Belimumab Mechanism of Action
Slow onset
Lancet 2011
Belimumab
Reduction in
Steroid Dose
Time to Flare
Belimumab Improved or Stabilized SLE Disease
Activity and Reduced Flare Rate during 3 Years
of Therapy
Percent Flare
80%
60%
SS flares
Severe SS flare
40%
20%
0%
52 wk
PBO
52 wk
76 wk 128 wk 160 wk
Furie Eular 2008; Merrill ACR 2011 6 year data
Belimumab (Benlysta)
• 1st new drug for SLE in 50 yrs
• Pts most appropriate for rx have musculoskeletal,
cutaneous, immunological disease despite
standard of care
– Not studied in CNS or renal disease
– Unknown effect in African Americans
• Side effects
– Hypersensitiviy reactions
– Low risk of serious infections
– Depression
SLE Rx Algorithm
Mild
•Skin Manifestations
•Arthritis
Rx
HCQ or MTX
+
Prednisone
SLE Severity
Moderate
•Mild/Moderate Nephritis
•Thrombophlebitis
•Major Serositis
Induction Rx
IV MMF x3 days followed by:
AZA (2mg/kg/d) or MMF 2-3 gms/d
+
Prednisone .5 mg/kg x 4-6 wk, then
taper
Maintenance
AZA or MMF
+
Steroid Taper
+(?)
Belimumab
Severe
•Severe Nephritis
(Class 4 or 5 with renal
impairment)
•Severe refractory
thrombocytopenia/hemolytic
anemia
•Pulmonary hemorrhage
•CNS disease
•Vasculitis
Induction Rx
IV MMF
Or
CTX( 750 mg/m2)
+
IV CYC 1 gm x3 d
Maintenance Rx
CTX 750mg/m2/mo x 6mo
or
MMF 2-3 gm/day
+
Prednisone Taper
EULAR SLE Treatment Guidelines:
Adjuvant Therapy
• Photoprotection
– May be helpful in skin manifestations
• Estrogens
– BCP’s/ERT’s can be used, but accompanying risks
should be assessed
• Lifestyle modifications
– Smoking cessation, wgt loss, exercise likely to be
helpful
• Other Agents
– Statins, Bisphophonates, Ca/Vit D, low dose ASA,
anti-hypertensives (including ACE inhibitors) should
be considered depending upon situation
Lupus Mortality
• Early Mortality
– Infections
– Lupus-related
• Late Mortality
– Cardiovasular Disease
– Malignancies
Proposed Care Pathway for
Management of SLE Patients
Registration of pts with SLE
Known CHD
Screening for risk factors
Assessment of clinical
manifestations
No known CHD
BMI <25kg/m2
Management for
individual risk factors
as per guidelines
Individual risk factor
mgmt
BP
BMI > 25kg/m2
Wgt Reduction
?Steroid Adjustment
Wajed J et al Rheumatology 2003
Cholesterol
Diabetes
Thank You!
Mortality Rates are Declining
Bernatsky S et al, Arth & Rheum; 2006: 2550-2557
Additional Lupus Related Measures
• Aspirin-
• ACE inhibitors-
Known vascular disease
SLE + One risk factor
Anticardiolipin Ab/LAC
Prevalent CVD including CHF
LVH
DM
Preferred second drug for
hypertension
Wajed J et al Rheumatology 2003
Oral Contraceptives in SLE
• SELENA Trial (Safety of Estrogen in Lupus Erythematosus)
– Double-blind non-inferiority, multicenter
– OC’s did not increase expected flare rate in mildmoderate disease1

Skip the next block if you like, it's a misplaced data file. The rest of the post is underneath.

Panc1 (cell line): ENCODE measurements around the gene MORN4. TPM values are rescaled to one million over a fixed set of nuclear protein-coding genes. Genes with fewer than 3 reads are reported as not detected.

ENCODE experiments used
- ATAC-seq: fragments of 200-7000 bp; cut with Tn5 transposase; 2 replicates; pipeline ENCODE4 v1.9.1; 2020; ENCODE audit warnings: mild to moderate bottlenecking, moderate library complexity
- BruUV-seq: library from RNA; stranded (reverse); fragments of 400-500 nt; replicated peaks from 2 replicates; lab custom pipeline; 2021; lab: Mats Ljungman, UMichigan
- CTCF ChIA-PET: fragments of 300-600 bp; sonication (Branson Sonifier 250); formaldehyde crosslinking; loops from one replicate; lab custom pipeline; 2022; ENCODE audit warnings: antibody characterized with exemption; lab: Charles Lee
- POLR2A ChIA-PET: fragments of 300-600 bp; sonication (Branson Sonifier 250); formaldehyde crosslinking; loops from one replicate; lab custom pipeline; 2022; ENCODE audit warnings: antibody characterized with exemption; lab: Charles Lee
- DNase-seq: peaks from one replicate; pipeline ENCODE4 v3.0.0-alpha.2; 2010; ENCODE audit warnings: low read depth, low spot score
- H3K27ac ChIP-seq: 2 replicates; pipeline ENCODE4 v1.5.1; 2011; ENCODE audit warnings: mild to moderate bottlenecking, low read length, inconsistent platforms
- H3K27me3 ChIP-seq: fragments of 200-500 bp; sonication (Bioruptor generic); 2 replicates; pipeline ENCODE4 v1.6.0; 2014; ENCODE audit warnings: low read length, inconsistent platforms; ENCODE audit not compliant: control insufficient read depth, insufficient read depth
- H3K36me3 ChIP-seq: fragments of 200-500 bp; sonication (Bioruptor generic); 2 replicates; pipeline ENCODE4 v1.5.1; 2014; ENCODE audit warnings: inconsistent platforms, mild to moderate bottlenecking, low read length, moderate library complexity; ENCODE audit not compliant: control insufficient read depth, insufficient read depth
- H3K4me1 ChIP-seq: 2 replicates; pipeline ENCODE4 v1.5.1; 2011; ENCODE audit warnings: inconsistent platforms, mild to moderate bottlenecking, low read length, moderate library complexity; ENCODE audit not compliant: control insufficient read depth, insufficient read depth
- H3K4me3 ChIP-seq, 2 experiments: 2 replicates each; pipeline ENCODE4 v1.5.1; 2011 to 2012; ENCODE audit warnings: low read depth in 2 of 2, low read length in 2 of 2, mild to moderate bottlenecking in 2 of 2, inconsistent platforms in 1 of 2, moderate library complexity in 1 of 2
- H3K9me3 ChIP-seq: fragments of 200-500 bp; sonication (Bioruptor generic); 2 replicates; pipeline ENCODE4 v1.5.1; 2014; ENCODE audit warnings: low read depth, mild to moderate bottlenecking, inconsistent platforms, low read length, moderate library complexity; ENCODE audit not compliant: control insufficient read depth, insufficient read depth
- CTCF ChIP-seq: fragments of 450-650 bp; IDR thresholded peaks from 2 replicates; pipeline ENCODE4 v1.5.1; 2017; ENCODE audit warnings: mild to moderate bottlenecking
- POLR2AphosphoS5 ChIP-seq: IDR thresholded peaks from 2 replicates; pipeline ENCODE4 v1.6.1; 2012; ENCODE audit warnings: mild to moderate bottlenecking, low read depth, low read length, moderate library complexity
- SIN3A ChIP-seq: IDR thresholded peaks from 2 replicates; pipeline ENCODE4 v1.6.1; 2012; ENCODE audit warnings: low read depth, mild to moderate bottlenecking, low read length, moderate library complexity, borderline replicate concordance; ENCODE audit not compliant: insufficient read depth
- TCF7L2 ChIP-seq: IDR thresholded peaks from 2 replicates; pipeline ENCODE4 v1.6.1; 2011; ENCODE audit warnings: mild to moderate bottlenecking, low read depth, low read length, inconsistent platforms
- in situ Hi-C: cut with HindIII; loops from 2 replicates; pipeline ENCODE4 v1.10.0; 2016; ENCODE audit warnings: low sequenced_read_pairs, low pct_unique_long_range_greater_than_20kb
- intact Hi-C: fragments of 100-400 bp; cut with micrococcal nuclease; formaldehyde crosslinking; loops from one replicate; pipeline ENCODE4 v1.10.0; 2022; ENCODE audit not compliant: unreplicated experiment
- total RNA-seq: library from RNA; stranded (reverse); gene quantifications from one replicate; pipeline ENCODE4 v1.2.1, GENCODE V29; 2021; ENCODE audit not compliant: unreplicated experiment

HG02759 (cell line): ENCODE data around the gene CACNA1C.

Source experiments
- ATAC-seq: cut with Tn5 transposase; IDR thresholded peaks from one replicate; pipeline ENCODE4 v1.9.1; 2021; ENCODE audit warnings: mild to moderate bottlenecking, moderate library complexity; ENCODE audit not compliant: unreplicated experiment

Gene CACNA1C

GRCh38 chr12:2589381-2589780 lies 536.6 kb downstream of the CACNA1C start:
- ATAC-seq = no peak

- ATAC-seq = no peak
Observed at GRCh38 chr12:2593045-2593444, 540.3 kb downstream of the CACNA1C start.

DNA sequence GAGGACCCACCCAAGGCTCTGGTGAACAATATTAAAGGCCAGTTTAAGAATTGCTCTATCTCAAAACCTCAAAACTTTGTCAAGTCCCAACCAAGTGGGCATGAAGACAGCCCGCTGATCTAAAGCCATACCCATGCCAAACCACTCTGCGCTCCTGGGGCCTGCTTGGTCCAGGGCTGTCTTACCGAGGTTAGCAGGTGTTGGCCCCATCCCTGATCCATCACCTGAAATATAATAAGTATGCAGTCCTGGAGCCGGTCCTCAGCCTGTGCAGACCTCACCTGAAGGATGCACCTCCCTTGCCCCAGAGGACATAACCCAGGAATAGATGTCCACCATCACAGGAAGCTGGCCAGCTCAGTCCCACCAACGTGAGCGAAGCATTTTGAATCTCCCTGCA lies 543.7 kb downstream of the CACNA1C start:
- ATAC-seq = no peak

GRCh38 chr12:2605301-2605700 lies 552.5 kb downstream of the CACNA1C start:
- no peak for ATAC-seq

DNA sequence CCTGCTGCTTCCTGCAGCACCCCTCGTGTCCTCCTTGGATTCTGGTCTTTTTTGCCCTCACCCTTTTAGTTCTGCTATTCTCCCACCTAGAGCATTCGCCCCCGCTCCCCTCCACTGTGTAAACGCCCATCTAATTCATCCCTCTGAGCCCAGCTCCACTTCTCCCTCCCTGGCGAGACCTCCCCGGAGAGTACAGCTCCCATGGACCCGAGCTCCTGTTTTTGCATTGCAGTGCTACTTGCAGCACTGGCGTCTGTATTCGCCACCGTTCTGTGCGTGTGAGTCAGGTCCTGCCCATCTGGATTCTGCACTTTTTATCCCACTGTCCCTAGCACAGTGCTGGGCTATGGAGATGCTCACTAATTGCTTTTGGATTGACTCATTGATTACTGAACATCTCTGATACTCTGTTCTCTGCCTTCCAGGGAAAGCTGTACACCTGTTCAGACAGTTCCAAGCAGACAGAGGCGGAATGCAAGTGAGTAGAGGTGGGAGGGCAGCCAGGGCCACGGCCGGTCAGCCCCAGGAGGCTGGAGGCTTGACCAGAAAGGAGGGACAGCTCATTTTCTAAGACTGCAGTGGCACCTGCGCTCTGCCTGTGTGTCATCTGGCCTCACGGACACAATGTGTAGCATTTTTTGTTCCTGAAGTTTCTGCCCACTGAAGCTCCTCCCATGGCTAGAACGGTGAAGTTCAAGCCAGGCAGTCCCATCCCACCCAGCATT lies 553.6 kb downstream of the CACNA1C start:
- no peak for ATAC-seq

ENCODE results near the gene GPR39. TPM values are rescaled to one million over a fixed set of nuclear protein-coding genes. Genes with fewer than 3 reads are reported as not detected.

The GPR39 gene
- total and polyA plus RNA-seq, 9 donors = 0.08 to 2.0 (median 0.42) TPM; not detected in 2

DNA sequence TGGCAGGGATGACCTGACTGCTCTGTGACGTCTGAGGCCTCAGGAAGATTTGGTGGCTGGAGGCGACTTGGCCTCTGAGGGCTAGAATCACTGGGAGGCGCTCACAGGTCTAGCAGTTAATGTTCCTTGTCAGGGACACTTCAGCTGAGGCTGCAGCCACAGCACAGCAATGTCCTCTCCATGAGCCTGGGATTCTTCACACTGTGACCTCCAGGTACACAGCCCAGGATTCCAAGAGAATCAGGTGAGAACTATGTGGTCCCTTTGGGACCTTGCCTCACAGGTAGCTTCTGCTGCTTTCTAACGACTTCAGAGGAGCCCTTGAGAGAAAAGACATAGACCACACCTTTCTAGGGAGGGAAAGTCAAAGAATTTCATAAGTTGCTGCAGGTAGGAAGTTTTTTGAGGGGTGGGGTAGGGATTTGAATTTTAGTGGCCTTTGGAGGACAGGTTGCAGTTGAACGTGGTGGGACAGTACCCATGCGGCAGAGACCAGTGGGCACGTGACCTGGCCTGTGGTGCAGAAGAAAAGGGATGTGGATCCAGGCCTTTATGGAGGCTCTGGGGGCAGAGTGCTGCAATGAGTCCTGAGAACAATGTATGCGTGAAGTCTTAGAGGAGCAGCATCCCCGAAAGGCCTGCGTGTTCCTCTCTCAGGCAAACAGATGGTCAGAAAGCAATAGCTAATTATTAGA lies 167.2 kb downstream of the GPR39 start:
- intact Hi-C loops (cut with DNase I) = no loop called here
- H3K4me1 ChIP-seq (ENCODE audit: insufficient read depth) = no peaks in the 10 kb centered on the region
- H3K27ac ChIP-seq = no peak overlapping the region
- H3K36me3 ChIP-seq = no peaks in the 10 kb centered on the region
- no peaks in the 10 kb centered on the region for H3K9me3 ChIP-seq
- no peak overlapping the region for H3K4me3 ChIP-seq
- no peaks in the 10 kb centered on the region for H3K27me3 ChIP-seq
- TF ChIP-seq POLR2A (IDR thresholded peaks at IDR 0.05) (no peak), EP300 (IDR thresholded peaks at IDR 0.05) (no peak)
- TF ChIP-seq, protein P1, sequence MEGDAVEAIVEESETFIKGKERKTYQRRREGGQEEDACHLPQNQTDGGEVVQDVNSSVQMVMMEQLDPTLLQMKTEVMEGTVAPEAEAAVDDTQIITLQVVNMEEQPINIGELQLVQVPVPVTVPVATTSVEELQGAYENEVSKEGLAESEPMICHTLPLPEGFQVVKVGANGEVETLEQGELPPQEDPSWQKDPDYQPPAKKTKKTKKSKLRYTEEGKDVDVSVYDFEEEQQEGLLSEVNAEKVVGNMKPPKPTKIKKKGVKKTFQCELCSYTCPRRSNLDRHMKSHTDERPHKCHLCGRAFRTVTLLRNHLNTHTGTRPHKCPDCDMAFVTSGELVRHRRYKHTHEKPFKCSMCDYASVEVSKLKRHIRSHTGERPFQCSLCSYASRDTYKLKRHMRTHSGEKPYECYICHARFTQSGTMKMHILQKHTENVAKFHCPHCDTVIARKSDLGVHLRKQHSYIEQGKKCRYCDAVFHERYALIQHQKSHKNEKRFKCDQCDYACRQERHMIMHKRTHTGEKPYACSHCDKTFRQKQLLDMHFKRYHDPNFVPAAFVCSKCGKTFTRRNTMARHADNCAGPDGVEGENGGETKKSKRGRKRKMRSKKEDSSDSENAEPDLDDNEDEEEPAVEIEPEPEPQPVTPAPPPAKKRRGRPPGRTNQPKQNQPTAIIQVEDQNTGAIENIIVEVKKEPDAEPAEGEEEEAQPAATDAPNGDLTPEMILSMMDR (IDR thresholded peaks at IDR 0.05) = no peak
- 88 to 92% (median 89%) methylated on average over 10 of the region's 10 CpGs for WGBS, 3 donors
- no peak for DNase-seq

• Single blind uncontrolled, single center
IUD (Mexico City)
2
– Similar flare rates
• Neither study addressed severe active disease
1. Petri, M et al NEJM 2005;353:2550-2558
2. Sanchez-Guerrero J, NEJM, 2005;353:2539-2549
BCP vs
Is Atherosclerosis Increased in SLE?
498 women with SLE at University of Pittsburgh
2208 women in Framingham Offspring Study
Lupus pts 35-44 years: MI 50 x more likely
Risk Factors: Older age at SLE Dx
Longer lupus disease duration
Longer corticosteroid use
Hypercholesterolemia
Post menopause
Manzi et al Am J Epidemiol 1997
Is Atherosclerosis Increased in SLE?
Adjusted rates in Canadian SLE pt for baseline traditional risk factors (age,
sex, BP, cholesterol, smoking glucose, LVH)
using Framingham logistic
regression equations
263 SLE patients: 21 MI, 19 CVA, 37 any CVD
Event
RR
95%CI
MI
8.3
(4.9-12.4)
CVA
6.7
(3.6-10.9)
Any
5.7
(3.9-7.7)
Esdaile et al Arthritis and Rheum 2001
Histopathologic Classification of Lupus Nephritis
Class I.
Class II.
Class III.
Minimal mesangial nephritis
Mesangial proliferative nephritis
Focal lupus nephritis (<50% of glomeruli are involved)
A.
Active lesions: focal proliferative GN
A/C. Active and chronic lesions: focal proliferativ and
sclerosing GN
C.
Chronic inactive lesions with glomerular scarring: focal
sclerosing GN.
Class IV. Diffuse lupus nephritis (>50% of glomeruli are involved)
diffuse segmental (IV-s) type, when only a part of the
involved glomeruli are affected
diffuse global GN (IV-G), when the entire glomeruli are
affected
IV-S (A), IV-G (A),
IV-S (A/C), IV-G (C),
IV-S (C),
Class V.
Membranous lupus nephritis
May associate with findings characterised in class III/IV.
Class VI. Sclerosing glomerulonephritis
90% of glomeruli are sclerotic
Rituximab
• Rituximab is a novel
genetically engineered
anti-CD20 therapeutic
monoclonal antibody
that selectively
depletes
CD20+ B cells
Shaw et al, 2003: Silverman & Weisman, 2003 – Roche core set
Blys/BAFF
Lupus Rx Algorithm
Crow M, NEJM 2008;359:956-961
SLE Genes: Ethnic Differences
GENE
CAUC
AFR
references
TNF alpha
X
Hum Immunol 65:622
16q12-13
X
X
X
E J Hum Gen 12:668
12q24
FcgRIIIa
FcgRIIa
11p13 (discoid)
NO synth prom
FasL 1q23
Am J Hum Gen 74:73
Rheum (Ox) 42:446
X
X
X
X
J Clin Invest 95:1348
J Inv Derm Sym 9:64
J Rheum 30:60
J Immun 170:132
SLEDAI= SLE Disease Activity Index
Arce-Salinas C, Rodrigues-Carcia F, EULAR 2008 THU0234
IMPROVED SURVIVAL IN SLE: 1955-1990
%
YEARS
Wallace in Arthritis and Allied Conditions, 13th Ed V2, p1319 Koopman, ed
Ideal Risk Factors
• BP- <130/60
• LDL-<2.6 mmol/l
• Diabetes- FBS < 100
Random BS <110
• Smoking- stop!
• Obesity- BMI<25kg/m2
Wajed J et al Rheumatology 2003
Rahman A, Isenberg D, NEJM; 2008: 929-039
Lupus nephritis
Class I
Minimal mesangial
Normal light microscopy;
abnormal electron microscopy
Class II
Mesangial
proliferative
Hypercellular on light
microscopy
Class III
Focal proliferative
<50% glomeruli involved
Class IV
Diffuse proliferative
>50% glomeruli involved;
segmental/global
Class V
Membranous
Predominantly nephrotic
disease
Class VI
Advanced
sclerosing
Chronic lesions and sclerosis
Lupus Genetics
•
•
•
•
+ ANA in general populationPrevalence in 1st degree relativeConcordance in monozygotic twinsConcordance in dizygotic twins-
5-15%
10%
25%
2%